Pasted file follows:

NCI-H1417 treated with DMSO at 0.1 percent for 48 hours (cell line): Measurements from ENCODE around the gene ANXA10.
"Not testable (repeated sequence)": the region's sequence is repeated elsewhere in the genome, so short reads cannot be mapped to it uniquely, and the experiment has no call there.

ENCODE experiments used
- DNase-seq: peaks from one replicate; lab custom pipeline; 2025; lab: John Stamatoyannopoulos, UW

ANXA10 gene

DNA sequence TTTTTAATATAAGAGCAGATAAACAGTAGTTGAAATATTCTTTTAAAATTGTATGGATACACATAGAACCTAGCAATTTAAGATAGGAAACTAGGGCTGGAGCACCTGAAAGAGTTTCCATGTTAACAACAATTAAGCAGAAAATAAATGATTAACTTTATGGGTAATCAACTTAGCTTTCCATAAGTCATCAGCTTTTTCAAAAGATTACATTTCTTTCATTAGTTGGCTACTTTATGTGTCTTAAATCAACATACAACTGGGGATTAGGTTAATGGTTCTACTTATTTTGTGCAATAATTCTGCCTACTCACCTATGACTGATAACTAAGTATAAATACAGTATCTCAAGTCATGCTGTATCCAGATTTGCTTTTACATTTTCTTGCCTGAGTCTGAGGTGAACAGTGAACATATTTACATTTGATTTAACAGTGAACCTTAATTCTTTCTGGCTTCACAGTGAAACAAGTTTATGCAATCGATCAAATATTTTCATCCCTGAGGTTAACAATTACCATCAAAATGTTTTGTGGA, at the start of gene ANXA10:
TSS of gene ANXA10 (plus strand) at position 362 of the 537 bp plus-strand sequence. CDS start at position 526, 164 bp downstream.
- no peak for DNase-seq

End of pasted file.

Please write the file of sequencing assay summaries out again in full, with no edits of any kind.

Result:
NCI-H1417 treated with DMSO at 0.1 percent for 48 hours (cell line): Measurements from ENCODE around the gene ANXA10.
"Not testable (repeated sequence)": the region's sequence is repeated elsewhere in the genome, so short reads cannot be mapped to it uniquely, and the experiment has no call there.

ENCODE experiments used
- DNase-seq: peaks from one replicate; lab custom pipeline; 2025; lab: John Stamatoyannopoulos, UW

ANXA10 gene

DNA sequence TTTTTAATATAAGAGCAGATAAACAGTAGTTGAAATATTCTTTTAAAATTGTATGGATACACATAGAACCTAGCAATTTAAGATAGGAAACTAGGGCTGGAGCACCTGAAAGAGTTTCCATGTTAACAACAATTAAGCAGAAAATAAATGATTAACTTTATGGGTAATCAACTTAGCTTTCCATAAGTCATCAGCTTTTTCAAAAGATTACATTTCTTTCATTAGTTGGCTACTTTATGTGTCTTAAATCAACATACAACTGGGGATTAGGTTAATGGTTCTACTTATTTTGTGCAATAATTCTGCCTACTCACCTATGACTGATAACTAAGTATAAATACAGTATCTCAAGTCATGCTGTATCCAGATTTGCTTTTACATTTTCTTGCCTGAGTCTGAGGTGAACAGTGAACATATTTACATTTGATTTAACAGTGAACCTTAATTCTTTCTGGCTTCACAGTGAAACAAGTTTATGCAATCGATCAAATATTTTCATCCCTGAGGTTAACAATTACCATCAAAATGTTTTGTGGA, at the start of gene ANXA10:
TSS of gene ANXA10 (plus strand) at position 362 of the 537 bp plus-strand sequence. CDS start at position 526, 164 bp downstream.
- no peak for DNase-seq